Coopers starting new racing dynasty of a different kind
Brightening your day with tales from beyond the turf
Sons and daughters usually follow fathers in forming British racing dynasties, but Daniel Cooper is taking a lead from his uncle, Andrew Cooper, Jockey Club Racecourses’ head of racing and clerk of the course at Epsom and Sandown.
Daniel, 24, who hails from Shropshire, where his father David worked for Henry Daly before becoming assistant trainer to Seamus Durack, has begun a two-year stint as trainee clerk of the course with JCR, after spending almost three years as event manager at Epsom racecourse.
“Dad gave me my knowledge of horsemanship but Andrew provided the inspiration to make my career as a clerk of the course,” says Daniel, who is initially based at Haydock but will travel Britain, including to tracks outside JCR, as part of his training.
Having graduated from Greenwich university in event management, Daniel took the route at Epsom as a way into clerking. “Racing and event operations have a lot of similarities in terms of risk management,” he says, “and although I didn’t see event management being a long-term career, it’s given me a huge knowledge of the racecourse environment, which I hope will be very useful as a clerk.”
Might he one day take over his uncle’s wellingtons and GoingStick at the Derby venue? Andrew Cooper is not so bold as to make that forecast but does say: “Daniel’s manner in dealing with people and his attention to detail and love of racing make him an ideal candidate to become a very capable clerk of the course.”
Team Gallagher back in full flight and optimistic for the future
Having been sliding towards the exit door of ownership, Pat Gallagher and his son Robert have returned with a vengeance thanks to the work of one trainer and his team.
King Of Swing carried the familiar green and white silks of Gallagher Bloodstock Limited to victory at Chelmsford recently, after which Robert Gallagher credited former champion jockey-turned-trainer Richard Hughes with relighting their fire for ownership.
“We were nearly out of it a little while ago,” he says. “We’d always had a few horses but Dad’s really tried to pick up the quality the last year or two and that’s because of Richard.
“Richard’s a gentleman and he’s got an amazing team; we love going down there on a Saturday and seeing everything in action. Richard’s an outstanding ambassador for the game, he really is.”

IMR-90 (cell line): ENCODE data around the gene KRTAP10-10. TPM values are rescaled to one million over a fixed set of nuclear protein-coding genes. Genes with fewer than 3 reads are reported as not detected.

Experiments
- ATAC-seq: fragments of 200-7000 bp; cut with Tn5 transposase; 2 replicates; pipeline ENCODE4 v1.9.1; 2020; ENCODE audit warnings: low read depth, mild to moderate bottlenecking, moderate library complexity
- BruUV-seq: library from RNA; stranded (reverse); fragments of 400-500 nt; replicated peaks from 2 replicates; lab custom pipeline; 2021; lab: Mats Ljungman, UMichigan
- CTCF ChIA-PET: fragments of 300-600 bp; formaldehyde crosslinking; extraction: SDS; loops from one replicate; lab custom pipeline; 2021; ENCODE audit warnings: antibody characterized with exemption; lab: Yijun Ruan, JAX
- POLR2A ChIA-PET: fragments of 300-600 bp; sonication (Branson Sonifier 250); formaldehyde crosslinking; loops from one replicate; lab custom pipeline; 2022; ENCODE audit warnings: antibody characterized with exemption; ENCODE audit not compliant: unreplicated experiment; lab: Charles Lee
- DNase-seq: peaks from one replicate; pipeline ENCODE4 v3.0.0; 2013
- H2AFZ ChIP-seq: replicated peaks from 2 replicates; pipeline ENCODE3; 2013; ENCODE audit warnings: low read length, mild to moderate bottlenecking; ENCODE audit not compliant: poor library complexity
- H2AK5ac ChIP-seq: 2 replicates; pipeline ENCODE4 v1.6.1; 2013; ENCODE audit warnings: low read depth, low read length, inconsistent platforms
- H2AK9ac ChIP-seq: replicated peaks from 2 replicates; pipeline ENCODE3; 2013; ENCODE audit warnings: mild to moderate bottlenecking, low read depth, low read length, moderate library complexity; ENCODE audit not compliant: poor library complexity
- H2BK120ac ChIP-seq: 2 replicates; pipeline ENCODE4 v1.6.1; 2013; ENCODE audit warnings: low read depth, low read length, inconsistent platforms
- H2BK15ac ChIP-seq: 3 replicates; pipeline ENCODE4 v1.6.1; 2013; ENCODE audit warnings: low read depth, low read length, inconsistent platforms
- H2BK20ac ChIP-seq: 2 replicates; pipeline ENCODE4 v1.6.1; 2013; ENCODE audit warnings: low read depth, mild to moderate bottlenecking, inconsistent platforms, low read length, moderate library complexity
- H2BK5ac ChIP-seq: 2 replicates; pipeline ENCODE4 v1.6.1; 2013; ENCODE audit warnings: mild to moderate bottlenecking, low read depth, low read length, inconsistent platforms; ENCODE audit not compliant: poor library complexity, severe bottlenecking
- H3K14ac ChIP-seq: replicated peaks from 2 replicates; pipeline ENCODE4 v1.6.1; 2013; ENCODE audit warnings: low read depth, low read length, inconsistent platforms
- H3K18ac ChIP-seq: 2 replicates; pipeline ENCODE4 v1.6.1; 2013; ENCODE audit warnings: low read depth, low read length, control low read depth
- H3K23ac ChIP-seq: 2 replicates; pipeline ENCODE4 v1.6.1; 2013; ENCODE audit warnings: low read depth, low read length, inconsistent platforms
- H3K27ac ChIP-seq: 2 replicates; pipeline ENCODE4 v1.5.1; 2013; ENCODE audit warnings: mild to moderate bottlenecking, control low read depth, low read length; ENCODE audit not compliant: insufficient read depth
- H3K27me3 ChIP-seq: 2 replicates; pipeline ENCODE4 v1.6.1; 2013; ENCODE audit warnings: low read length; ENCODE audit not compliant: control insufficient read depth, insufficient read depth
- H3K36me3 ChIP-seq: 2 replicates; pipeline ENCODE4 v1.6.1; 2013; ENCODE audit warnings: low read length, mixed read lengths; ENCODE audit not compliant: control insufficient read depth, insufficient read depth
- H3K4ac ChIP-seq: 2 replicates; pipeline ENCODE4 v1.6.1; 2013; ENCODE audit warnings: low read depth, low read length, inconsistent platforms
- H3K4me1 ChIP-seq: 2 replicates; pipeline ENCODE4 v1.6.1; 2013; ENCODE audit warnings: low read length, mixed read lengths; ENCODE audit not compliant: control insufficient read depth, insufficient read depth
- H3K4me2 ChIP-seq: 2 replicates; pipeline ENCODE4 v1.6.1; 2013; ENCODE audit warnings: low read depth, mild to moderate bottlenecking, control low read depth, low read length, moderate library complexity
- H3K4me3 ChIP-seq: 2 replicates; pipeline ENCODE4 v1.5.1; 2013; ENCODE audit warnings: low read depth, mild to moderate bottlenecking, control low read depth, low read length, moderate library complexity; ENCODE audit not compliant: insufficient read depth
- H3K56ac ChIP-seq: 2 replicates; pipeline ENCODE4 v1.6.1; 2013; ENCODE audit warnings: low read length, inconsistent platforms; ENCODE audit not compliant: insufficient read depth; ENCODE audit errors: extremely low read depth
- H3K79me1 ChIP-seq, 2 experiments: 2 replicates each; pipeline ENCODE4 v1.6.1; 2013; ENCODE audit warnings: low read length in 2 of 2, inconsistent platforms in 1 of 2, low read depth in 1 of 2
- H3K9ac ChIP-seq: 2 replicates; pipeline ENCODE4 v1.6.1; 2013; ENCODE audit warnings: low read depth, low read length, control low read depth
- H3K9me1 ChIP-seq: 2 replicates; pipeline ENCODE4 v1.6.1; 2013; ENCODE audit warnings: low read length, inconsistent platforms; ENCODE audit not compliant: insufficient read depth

The Gallaghers have been involved in ownership in one way or another for at least 20 years, and Robert Gallagher admits he has worried for the health of the sport at times.
However, with the likes of Racing Post columnist Hughes making life better for owners and bumper crowds packed into Chelmsford for the racing and Boyzone, he feels the sport is holding its own.
He says: “Richard was a fantastic jockey, obviously, but he’s becoming a top trainer as well. He understands what owners want and how to make racing work for them.
“I’ve been around horses and racing for as long as I can remember and there are times when you worry about the health of the sport. You see all the people here tonight and you can see there’s potential, even though a lot of it is because of Boyzone. It’s not for everyone but it gets them coming in.”
Jaunt down under for JCR’s Hatherley
It is certainly the time of year when the Melbourne Cup Carnival is in the mind and it’s not just an opportunity for those with four legs, for Newmarket racecourses’ estates manager Alan Hatherley will soon be off to spend a fortnight in Australia shadowing and supporting the grounds team at Flemington.
In a partnership between the Jockey Club and Victoria Racing Club, Hatherley will have the chance to observe and support preparations in the lead up to one of Australia’s biggest national events.
Hatherley says: “This trip to Melbourne is an incredible opportunity for me. It really is once-in-a-lifetime stuff. I’m sure I’ll learn a lot from the team at Flemington and be able to share that knowledge with the fantastic team back here.”
The last cent has been counted, the Euros have been tallied, and the final sum raised for charity at this year’s Hurling for Cancer match is a fantastic €160,000. The money raised will go to the Irish Cancer Society’s cancer research team, and takes the total raised by the popular event to €700,000. A record crowd of almost 4,000 attended last month’s match, organised by Jim Bolger and Davy Russell and supported by GAA, hurling, soccer and racing stars past and present – with Bolger’s Stars claiming victory.